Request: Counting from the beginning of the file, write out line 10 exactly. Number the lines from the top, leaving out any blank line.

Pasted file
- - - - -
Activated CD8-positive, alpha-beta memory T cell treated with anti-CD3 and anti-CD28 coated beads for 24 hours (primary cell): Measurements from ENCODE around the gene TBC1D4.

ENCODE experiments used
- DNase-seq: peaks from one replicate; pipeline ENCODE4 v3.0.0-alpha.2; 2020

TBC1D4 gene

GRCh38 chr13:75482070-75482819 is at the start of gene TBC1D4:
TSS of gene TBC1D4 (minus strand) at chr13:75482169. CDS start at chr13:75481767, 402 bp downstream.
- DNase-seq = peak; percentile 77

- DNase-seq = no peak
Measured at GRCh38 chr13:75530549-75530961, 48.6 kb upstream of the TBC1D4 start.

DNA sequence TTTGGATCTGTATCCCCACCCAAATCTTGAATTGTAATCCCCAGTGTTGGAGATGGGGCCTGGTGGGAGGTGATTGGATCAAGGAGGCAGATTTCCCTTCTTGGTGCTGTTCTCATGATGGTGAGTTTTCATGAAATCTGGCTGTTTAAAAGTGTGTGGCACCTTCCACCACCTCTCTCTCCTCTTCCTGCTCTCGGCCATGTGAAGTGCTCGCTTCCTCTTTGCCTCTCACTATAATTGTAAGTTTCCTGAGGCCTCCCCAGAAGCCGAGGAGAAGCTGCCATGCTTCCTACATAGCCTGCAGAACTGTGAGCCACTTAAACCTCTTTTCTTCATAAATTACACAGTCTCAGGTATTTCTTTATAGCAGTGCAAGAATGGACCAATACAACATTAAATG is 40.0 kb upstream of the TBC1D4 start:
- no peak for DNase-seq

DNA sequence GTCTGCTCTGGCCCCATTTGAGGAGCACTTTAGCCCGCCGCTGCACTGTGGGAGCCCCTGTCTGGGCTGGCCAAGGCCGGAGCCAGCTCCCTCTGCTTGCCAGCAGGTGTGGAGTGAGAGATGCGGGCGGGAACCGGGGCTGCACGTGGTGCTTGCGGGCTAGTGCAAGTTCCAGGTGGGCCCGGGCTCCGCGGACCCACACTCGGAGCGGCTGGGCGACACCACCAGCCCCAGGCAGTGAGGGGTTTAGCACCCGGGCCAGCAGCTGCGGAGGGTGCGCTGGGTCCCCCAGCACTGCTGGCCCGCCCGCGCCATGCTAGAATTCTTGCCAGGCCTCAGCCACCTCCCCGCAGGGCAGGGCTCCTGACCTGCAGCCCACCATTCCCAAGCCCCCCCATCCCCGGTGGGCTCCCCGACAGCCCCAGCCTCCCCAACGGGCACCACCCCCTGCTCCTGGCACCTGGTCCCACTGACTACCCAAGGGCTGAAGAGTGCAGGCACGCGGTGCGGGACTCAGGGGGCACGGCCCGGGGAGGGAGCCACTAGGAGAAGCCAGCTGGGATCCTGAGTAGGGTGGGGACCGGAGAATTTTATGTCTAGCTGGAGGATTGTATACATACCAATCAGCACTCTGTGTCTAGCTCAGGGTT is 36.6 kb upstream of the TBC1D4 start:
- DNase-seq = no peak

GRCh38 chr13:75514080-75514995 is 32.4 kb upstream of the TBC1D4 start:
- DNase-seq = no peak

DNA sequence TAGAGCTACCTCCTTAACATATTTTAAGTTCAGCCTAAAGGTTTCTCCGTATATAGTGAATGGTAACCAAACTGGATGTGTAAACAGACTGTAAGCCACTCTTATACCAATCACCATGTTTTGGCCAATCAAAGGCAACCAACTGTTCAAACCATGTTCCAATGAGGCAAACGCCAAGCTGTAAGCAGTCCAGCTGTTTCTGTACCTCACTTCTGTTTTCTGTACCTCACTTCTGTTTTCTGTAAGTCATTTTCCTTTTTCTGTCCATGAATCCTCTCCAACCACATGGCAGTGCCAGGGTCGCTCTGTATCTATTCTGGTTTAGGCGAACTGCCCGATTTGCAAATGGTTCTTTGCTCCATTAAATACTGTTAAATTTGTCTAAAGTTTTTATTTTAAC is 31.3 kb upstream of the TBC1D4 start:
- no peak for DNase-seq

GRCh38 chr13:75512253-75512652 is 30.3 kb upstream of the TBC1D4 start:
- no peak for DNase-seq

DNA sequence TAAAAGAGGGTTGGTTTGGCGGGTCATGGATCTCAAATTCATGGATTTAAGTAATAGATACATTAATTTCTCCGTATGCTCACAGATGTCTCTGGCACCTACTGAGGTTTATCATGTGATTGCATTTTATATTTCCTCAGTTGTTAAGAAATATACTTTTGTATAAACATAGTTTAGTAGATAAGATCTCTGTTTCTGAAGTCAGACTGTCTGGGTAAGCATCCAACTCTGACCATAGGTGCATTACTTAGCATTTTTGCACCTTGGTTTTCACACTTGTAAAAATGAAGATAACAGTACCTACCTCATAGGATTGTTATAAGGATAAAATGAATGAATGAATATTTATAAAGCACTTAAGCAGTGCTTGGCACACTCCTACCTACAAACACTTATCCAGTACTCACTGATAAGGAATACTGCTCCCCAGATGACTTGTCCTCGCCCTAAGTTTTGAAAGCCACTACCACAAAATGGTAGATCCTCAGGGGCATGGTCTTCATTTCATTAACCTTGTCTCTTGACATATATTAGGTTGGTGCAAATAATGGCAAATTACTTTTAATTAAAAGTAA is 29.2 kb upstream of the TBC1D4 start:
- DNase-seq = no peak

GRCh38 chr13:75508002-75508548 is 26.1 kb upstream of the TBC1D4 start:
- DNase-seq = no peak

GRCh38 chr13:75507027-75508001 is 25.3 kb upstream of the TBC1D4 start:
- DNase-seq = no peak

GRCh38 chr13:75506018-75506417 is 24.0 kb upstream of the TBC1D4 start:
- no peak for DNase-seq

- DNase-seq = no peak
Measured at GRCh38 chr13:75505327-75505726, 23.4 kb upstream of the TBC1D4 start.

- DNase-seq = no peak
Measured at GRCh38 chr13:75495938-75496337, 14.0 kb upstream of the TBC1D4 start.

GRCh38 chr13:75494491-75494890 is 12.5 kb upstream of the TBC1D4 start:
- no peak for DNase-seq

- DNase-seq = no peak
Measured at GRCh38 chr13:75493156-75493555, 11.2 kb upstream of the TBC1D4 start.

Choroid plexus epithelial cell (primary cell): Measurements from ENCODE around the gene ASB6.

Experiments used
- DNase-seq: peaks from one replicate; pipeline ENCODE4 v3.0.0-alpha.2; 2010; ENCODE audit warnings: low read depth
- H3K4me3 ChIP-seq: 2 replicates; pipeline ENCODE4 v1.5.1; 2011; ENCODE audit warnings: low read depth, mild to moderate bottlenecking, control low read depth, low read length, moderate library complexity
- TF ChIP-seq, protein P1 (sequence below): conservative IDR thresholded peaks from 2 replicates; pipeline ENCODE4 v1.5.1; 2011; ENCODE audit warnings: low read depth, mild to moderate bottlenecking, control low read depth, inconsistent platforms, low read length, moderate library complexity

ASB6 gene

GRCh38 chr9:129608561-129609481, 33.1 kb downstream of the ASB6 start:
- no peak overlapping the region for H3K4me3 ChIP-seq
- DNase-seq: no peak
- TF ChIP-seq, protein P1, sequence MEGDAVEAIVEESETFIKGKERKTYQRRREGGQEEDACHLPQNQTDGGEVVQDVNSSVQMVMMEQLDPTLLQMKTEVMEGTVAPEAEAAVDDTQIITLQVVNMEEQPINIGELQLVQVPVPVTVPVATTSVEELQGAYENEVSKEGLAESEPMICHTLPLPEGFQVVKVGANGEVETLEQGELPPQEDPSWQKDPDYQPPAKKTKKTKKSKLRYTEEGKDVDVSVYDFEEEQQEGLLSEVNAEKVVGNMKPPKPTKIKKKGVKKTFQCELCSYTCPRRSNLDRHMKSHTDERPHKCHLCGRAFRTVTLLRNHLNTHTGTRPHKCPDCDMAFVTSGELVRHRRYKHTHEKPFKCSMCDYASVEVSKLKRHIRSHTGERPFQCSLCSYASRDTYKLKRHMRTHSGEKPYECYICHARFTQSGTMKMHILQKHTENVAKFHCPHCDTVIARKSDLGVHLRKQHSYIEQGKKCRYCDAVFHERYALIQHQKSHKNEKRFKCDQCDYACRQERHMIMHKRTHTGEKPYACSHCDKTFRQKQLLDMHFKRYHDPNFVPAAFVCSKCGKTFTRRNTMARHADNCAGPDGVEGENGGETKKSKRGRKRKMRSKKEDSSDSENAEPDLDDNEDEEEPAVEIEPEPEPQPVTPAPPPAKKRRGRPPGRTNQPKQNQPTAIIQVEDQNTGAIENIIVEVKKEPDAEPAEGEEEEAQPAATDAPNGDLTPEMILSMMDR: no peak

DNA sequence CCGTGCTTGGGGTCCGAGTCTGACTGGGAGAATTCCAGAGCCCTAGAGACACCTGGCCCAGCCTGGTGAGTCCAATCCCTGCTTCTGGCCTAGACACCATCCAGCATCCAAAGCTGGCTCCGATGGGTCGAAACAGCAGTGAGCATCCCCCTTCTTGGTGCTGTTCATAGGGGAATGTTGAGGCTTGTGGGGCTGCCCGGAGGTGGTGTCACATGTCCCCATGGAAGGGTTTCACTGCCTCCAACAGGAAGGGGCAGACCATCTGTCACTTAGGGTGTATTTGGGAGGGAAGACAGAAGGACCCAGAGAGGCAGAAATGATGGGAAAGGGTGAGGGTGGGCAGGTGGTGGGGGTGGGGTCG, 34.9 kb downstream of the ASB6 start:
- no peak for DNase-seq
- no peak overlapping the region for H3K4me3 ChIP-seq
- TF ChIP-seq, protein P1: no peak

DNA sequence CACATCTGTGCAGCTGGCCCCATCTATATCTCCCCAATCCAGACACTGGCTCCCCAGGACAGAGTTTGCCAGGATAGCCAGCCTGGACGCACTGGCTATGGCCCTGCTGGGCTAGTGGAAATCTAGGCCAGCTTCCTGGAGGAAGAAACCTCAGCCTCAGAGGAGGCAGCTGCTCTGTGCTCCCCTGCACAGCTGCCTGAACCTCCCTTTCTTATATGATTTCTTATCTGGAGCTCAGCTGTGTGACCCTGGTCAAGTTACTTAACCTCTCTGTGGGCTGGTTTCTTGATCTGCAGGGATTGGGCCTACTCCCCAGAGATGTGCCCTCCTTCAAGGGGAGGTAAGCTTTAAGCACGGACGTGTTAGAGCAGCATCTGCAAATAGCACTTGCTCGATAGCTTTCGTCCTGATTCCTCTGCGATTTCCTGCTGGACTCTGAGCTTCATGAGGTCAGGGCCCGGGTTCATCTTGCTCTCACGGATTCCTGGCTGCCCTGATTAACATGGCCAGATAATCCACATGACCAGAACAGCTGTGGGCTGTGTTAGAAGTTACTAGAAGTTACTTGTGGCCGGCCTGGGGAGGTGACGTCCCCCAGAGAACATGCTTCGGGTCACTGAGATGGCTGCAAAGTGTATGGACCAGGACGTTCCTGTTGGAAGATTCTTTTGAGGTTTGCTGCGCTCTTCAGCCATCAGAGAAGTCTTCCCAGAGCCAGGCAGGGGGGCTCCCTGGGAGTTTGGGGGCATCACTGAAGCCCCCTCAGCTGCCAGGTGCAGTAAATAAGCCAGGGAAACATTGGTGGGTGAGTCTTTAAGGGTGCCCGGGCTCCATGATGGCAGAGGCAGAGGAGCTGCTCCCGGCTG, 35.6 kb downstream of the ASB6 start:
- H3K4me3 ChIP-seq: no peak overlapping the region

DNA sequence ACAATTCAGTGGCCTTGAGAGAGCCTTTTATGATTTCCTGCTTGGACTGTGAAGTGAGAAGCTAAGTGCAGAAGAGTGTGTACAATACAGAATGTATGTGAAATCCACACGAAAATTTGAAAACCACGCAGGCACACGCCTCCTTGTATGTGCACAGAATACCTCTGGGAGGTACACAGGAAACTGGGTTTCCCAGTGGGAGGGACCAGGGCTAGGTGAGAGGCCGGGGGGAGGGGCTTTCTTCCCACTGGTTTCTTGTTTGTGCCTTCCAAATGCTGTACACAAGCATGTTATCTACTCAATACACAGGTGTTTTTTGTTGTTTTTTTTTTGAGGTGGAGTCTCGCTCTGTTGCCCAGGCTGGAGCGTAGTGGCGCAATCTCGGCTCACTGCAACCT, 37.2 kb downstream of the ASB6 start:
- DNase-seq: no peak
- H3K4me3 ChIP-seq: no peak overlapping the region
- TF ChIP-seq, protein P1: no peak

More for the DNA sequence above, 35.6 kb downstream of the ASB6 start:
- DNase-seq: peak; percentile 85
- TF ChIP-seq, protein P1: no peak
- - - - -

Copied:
DNA sequence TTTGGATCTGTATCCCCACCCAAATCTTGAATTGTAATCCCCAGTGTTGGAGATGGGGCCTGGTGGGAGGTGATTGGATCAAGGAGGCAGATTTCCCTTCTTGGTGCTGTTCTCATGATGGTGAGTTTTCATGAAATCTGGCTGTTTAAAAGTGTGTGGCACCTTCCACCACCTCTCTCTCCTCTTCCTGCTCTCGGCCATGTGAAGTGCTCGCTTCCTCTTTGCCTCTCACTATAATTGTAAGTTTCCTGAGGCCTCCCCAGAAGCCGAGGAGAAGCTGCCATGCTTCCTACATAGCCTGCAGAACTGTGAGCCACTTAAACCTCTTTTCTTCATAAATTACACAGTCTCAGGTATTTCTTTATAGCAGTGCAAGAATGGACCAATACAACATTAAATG is 40.0 kb upstream of the TBC1D4 start: